So, Graber posted his helmet cam video, audio included, on YouTube. The next thing you know, police served a warrant, came to his house, and threatened to arrest him.
(BEGIN VIDEO CLIP)
ANTHONY GRABER, MOTORCYCLIST: They come in and they take all of my computers. They took two computers and two laptops and my camera, and they were going to arrest me.
(END VIDEO CLIP)
COSTELLO: But he has been charged though with illegal wiretapping. Maryland is a two-party consent state, which means if one party asks you not to record his voice, then you cannot record his voice. If Graber is convicted, he could spend five years in prison.
Harford County, Maryland, prosecutor said he had no choice because it's the law. The prosecutor told me he suspects Graber had that camera on his helmet to capture himself inciting the police officer all to post a gotcha on YouTube.
The ACLU has another view. It calls this malicious persecution. Graber was on a public street, the officer could clearly see the camera mounted on his helmet. As a citizen, he has the right to record video and audio of anything he wants if he's on a public street, this according to the ACLU.
John, the initial court proceedings begin on June 1st, unless the ACLU convinces the Harford County prosecutor to drop the charges.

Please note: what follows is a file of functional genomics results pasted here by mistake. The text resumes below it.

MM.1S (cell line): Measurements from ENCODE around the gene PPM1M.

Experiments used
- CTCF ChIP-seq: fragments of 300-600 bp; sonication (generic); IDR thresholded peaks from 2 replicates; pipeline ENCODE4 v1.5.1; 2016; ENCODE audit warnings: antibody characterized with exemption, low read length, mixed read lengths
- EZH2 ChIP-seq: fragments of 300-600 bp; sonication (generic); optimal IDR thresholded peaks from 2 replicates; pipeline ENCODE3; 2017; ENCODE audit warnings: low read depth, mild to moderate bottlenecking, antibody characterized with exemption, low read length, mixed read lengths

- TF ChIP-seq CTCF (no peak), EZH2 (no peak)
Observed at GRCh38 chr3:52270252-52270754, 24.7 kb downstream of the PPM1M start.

ROBERTS: All right. So, therein lies the case. He's on a public street. I mean, he was doing things that he shouldn't have been doing on the public street obviously. But he's on a public street.
And we do this all of time. We go out there with our cameras filming on a public street. If you have a camera that's out in public view, that really is sort of an indication that anything that you could potentially have in the field of view of camera will be recorded. And that is sort of implicit permission.
So, where does the law come down on that?
COSTELLO: Well, according to the Harford County prosecutor, the camera mounted on top of the guy's helmet wasn't clearly visible. There are other stories out there that said the officer told them to stop recording.
But the ACLU said, as you said, John, if you're on a public street, you can shoot anything you want, audio and video.
COSTELLO: You know, when we go out and shoot stories, as you said, we have the big camera, we're shooting. It's a public street. You can take your home video camera. You can shoot on a public street anything you want, audio and video. We'll just have to see how this eventually plays out.
ROBERTS: Ye. Well, it certainly is an interesting story. Carol Costello bringing it us this morning -- Carol, thanks so much.